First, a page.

What it’s like inside a Saudi Arabian prison
In case you didn’t know, staying on a Saudi jail sucks.
Writing over at The Guardian, Syed Neaz Ahmad recounted his time in the Saudi prison system. Ahmad, a British citizen, was a lecturer at Mecca’s Umm al-Qura University for 28 years. He was taken into custody by Saudi authorities after leaving his job at Umm al-Qura to work at the religious NGO the Muslim World League. Ahmad did not note his reason for leaving Umm al-Quara or why Saudi authorities confiscated ihs passport and residence permit in his stories in The Guardian. However, arbitrary detainments and arrests are not uncommon in the Saudi kingdom.
In Saudi Arabia, non-citizens detained on immigration violations are kept in jails/prisons alongside the general population. So what lessons can be taken from Ahmad’s time in the Saudi system?
1. They’re uncomfortable and dangerous:
They took away my briefcase and my mobile phone and pushed me into a room that was already full with around 500 inmates. The air conditioning and the fans did not work. There was no drinking water. The toilets were dirty and three of the five toilets were without water and electricity. One can only imagine the stink. In June temperatures in Mecca run up to 50C.
Inmates in this Saudi Gitmo were moved from one room to another every two hours or so. As there was not enough room to sit or stretch your legs it added to the stress and strain. We were made to sleep on bare floors and fights for sitting/sleeping space were not uncommon. There was a stabbing over a small sum of money – I don’t know if the victim survived.
2. The guards can be sadists:
The guards in Mecca were very “kind” to me. They never missed an opportunity to call me “animal”, kick my ankles with their boots or step on my toes.
3. Children are placed in general population:
My first shock was the sight of a nine-year-old Nigerian boy sitting on his own crying aloud. He wanted to go to his mama. He had been separated from his family in a souk. For the police, he was an illegal immigrant and booked for deportation. Does the Saudi sharia law require a nine-year-old to be imprisoned with adults? This was not a funfair. Apparently Saudi law is blind when it comes to such subtleties.
4. Smugglers are everywhere:
My mobile phone and most of the cash in my pocket had been confiscated but inside I saw inmates communicating with the outside world. I was told phones were smuggled in with the connivance of the guards, cigarettes and what appeared to be addictive tablets of some sort were sold for cash. The business was brisk and cash turnover seemed high.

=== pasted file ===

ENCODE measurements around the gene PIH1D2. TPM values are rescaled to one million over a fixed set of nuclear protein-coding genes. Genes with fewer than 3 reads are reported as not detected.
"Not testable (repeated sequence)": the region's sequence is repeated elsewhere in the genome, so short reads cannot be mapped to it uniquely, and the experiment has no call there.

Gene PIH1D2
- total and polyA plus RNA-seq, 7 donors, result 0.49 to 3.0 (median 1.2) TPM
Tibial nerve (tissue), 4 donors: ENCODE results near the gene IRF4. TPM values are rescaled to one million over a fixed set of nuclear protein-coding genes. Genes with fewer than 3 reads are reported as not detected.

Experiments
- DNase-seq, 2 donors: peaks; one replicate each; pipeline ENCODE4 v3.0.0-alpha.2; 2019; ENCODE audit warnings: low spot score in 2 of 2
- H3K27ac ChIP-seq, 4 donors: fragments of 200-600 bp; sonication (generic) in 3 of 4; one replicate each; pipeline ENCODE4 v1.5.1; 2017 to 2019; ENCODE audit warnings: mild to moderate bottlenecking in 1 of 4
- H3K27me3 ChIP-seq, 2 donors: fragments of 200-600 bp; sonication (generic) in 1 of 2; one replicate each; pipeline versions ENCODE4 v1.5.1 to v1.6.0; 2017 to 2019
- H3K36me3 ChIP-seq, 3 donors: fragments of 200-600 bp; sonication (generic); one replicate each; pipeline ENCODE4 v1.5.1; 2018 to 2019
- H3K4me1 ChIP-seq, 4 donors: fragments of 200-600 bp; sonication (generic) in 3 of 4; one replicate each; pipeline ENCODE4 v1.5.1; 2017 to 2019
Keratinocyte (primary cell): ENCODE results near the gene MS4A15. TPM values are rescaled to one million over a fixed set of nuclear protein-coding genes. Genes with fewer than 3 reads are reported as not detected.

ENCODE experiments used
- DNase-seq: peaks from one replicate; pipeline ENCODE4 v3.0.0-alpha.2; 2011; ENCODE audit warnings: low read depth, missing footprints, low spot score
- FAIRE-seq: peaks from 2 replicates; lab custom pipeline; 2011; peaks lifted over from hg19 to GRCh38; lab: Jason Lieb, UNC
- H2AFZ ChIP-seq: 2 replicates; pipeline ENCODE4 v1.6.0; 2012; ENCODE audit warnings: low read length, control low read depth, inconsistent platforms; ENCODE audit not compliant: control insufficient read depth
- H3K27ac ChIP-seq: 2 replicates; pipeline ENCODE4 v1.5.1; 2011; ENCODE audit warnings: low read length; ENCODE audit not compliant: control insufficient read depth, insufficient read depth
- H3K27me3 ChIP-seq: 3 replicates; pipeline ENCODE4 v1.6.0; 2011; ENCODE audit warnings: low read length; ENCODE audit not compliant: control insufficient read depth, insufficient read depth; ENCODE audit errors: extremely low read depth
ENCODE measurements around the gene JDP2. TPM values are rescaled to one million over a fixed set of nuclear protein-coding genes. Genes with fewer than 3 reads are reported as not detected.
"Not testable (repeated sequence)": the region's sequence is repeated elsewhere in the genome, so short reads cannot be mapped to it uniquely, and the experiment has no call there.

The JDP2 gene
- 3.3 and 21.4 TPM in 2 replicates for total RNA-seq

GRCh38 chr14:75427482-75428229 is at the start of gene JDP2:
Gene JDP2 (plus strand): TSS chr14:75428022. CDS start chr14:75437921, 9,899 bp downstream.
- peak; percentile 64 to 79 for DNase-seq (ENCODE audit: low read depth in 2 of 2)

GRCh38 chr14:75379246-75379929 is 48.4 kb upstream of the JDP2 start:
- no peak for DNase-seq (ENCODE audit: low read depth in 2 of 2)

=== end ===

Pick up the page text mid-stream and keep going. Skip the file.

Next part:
5. People are there for petty reasons:
A young man from Islamabad, a welder, had been offered a job in Medina but on his arrival was told that the factory had been relocated – some 50km down Tabuk highway. It was the middle of nowhere, the factory was an illegal set-up and this welder was the only worker. The little water and food that was delivered fortnightly he had share with the camels and goats. He tried to talk things over with his employer but it didn’t work out. One moonlit night the welder decided to call it a day, walked through the rugged terrain, reached the highway, hitched a ride and surrendered to the police. For a small fee of 500 riyals the police agreed to deport him. Six months have gone past but the welder is still waiting for a passage to Pakistan.
6. There are nationalities we did not even know existed inside Saudi prisons:
In Jeddah prison I met hundreds of inmates from Burma (Myanmar). Thousands of Burmese Muslims from Arakan – often called Rohingyas – were offered permanent residence in Saudi Arabia by King Faisal but with the change of rulers in Riyadh the rules underwent a change too. The haven of peace that was offered to these refugess is now nothing less than a chamber of horrors.
7. Among the torture and inhuman conditions, people still follow soccer:
Sudanese, Nigerians, Erirteans, Ethiopians and Somalis usually go to Saudi Arabia for pilgrimage but with turmoil back home they overstay, do odd jobs, get caught and get deported. African inmates are usually the ones most aware of what’s happening around the world. I spotted a number of “Man United for the Cup” graffiti.
Sad. Here is the United States States Department’s 2007 human rights report on Saudi Arabia. It is a conservative document owing to the United States’ extensive trade ties with the kingdom, yet it still notes “infliction of severe pain by judicially sanctioned corporal punishments,” “legal and societal discrimination and violence against women” and “arbitrary arrest and detention.” Charming place, Saudi Arabia.